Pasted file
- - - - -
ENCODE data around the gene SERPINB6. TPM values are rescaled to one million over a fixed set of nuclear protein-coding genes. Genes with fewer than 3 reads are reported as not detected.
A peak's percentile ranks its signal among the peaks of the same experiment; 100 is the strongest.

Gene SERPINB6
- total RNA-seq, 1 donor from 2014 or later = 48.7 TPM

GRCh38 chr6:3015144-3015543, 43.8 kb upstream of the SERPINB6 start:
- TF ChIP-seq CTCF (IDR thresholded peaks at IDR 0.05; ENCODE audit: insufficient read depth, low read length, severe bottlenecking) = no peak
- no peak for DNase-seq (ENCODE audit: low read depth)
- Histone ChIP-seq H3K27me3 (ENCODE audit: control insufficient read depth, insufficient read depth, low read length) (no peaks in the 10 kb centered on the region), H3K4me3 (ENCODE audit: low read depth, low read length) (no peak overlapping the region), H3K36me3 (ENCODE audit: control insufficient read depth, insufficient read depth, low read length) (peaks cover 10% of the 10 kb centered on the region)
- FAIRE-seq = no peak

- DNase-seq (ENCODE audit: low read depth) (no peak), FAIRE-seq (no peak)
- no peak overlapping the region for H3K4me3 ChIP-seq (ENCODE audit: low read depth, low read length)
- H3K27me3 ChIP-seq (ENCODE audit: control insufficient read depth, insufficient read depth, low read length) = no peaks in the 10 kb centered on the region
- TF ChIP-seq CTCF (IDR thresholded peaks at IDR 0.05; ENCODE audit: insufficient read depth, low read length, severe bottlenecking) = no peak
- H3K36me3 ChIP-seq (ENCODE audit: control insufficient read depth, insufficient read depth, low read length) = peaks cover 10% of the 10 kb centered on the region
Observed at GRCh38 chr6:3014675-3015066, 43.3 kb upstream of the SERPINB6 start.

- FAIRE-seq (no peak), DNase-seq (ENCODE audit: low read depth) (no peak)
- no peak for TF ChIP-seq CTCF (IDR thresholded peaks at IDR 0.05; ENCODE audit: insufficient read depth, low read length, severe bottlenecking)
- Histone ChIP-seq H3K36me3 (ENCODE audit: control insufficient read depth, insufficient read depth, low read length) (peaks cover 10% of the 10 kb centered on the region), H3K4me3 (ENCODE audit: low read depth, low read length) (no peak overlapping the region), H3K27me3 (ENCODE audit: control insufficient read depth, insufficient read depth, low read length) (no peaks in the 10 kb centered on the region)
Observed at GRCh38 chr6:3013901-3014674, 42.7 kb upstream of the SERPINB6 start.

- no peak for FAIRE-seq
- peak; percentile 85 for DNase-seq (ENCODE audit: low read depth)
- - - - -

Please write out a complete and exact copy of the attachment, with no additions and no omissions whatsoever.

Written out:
ENCODE data around the gene SERPINB6. TPM values are rescaled to one million over a fixed set of nuclear protein-coding genes. Genes with fewer than 3 reads are reported as not detected.
A peak's percentile ranks its signal among the peaks of the same experiment; 100 is the strongest.

Gene SERPINB6
- total RNA-seq, 1 donor from 2014 or later = 48.7 TPM

GRCh38 chr6:3015144-3015543, 43.8 kb upstream of the SERPINB6 start:
- TF ChIP-seq CTCF (IDR thresholded peaks at IDR 0.05; ENCODE audit: insufficient read depth, low read length, severe bottlenecking) = no peak
- no peak for DNase-seq (ENCODE audit: low read depth)
- Histone ChIP-seq H3K27me3 (ENCODE audit: control insufficient read depth, insufficient read depth, low read length) (no peaks in the 10 kb centered on the region), H3K4me3 (ENCODE audit: low read depth, low read length) (no peak overlapping the region), H3K36me3 (ENCODE audit: control insufficient read depth, insufficient read depth, low read length) (peaks cover 10% of the 10 kb centered on the region)
- FAIRE-seq = no peak

- DNase-seq (ENCODE audit: low read depth) (no peak), FAIRE-seq (no peak)
- no peak overlapping the region for H3K4me3 ChIP-seq (ENCODE audit: low read depth, low read length)
- H3K27me3 ChIP-seq (ENCODE audit: control insufficient read depth, insufficient read depth, low read length) = no peaks in the 10 kb centered on the region
- TF ChIP-seq CTCF (IDR thresholded peaks at IDR 0.05; ENCODE audit: insufficient read depth, low read length, severe bottlenecking) = no peak
- H3K36me3 ChIP-seq (ENCODE audit: control insufficient read depth, insufficient read depth, low read length) = peaks cover 10% of the 10 kb centered on the region
Observed at GRCh38 chr6:3014675-3015066, 43.3 kb upstream of the SERPINB6 start.

- FAIRE-seq (no peak), DNase-seq (ENCODE audit: low read depth) (no peak)
- no peak for TF ChIP-seq CTCF (IDR thresholded peaks at IDR 0.05; ENCODE audit: insufficient read depth, low read length, severe bottlenecking)
- Histone ChIP-seq H3K36me3 (ENCODE audit: control insufficient read depth, insufficient read depth, low read length) (peaks cover 10% of the 10 kb centered on the region), H3K4me3 (ENCODE audit: low read depth, low read length) (no peak overlapping the region), H3K27me3 (ENCODE audit: control insufficient read depth, insufficient read depth, low read length) (no peaks in the 10 kb centered on the region)
Observed at GRCh38 chr6:3013901-3014674, 42.7 kb upstream of the SERPINB6 start.

- no peak for FAIRE-seq
- peak; percentile 85 for DNase-seq (ENCODE audit: low read depth)